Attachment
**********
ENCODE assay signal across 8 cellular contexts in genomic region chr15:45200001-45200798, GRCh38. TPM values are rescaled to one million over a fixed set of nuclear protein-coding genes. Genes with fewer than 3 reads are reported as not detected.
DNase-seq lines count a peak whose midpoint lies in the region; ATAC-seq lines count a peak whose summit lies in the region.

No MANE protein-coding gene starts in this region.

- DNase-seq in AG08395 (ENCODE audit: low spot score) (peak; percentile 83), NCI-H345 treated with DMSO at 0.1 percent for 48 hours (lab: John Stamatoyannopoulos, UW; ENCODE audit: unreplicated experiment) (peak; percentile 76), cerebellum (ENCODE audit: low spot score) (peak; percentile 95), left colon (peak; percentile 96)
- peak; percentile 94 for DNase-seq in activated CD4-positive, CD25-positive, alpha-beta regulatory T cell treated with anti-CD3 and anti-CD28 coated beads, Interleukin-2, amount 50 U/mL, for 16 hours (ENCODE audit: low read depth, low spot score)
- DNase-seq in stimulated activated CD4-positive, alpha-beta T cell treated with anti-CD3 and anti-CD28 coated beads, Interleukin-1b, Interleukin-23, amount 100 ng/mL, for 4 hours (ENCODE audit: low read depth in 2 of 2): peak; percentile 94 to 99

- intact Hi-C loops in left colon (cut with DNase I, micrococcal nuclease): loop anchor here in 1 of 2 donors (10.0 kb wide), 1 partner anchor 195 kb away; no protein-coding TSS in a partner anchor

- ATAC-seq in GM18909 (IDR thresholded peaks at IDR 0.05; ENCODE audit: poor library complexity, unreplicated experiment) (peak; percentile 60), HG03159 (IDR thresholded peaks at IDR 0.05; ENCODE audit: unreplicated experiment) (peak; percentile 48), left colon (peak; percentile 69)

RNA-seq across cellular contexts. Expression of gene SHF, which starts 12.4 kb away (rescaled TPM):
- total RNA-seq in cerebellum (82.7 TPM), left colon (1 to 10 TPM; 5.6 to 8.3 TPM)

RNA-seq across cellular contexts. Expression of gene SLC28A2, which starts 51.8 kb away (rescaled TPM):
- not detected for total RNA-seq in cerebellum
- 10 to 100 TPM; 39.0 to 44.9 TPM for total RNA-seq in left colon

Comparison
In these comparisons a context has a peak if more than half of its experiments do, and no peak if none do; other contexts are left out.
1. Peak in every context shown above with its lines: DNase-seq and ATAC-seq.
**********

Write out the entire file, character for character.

ENCODE assay signal across 8 cellular contexts in genomic region chr15:45200001-45200798, GRCh38. TPM values are rescaled to one million over a fixed set of nuclear protein-coding genes. Genes with fewer than 3 reads are reported as not detected.
DNase-seq lines count a peak whose midpoint lies in the region; ATAC-seq lines count a peak whose summit lies in the region.

No MANE protein-coding gene starts in this region.

- DNase-seq in AG08395 (ENCODE audit: low spot score) (peak; percentile 83), NCI-H345 treated with DMSO at 0.1 percent for 48 hours (lab: John Stamatoyannopoulos, UW; ENCODE audit: unreplicated experiment) (peak; percentile 76), cerebellum (ENCODE audit: low spot score) (peak; percentile 95), left colon (peak; percentile 96)
- peak; percentile 94 for DNase-seq in activated CD4-positive, CD25-positive, alpha-beta regulatory T cell treated with anti-CD3 and anti-CD28 coated beads, Interleukin-2, amount 50 U/mL, for 16 hours (ENCODE audit: low read depth, low spot score)
- DNase-seq in stimulated activated CD4-positive, alpha-beta T cell treated with anti-CD3 and anti-CD28 coated beads, Interleukin-1b, Interleukin-23, amount 100 ng/mL, for 4 hours (ENCODE audit: low read depth in 2 of 2): peak; percentile 94 to 99

- intact Hi-C loops in left colon (cut with DNase I, micrococcal nuclease): loop anchor here in 1 of 2 donors (10.0 kb wide), 1 partner anchor 195 kb away; no protein-coding TSS in a partner anchor

- ATAC-seq in GM18909 (IDR thresholded peaks at IDR 0.05; ENCODE audit: poor library complexity, unreplicated experiment) (peak; percentile 60), HG03159 (IDR thresholded peaks at IDR 0.05; ENCODE audit: unreplicated experiment) (peak; percentile 48), left colon (peak; percentile 69)

RNA-seq across cellular contexts. Expression of gene SHF, which starts 12.4 kb away (rescaled TPM):
- total RNA-seq in cerebellum (82.7 TPM), left colon (1 to 10 TPM; 5.6 to 8.3 TPM)

RNA-seq across cellular contexts. Expression of gene SLC28A2, which starts 51.8 kb away (rescaled TPM):
- not detected for total RNA-seq in cerebellum
- 10 to 100 TPM; 39.0 to 44.9 TPM for total RNA-seq in left colon

Comparison
In these comparisons a context has a peak if more than half of its experiments do, and no peak if none do; other contexts are left out.
1. Peak in every context shown above with its lines: DNase-seq and ATAC-seq.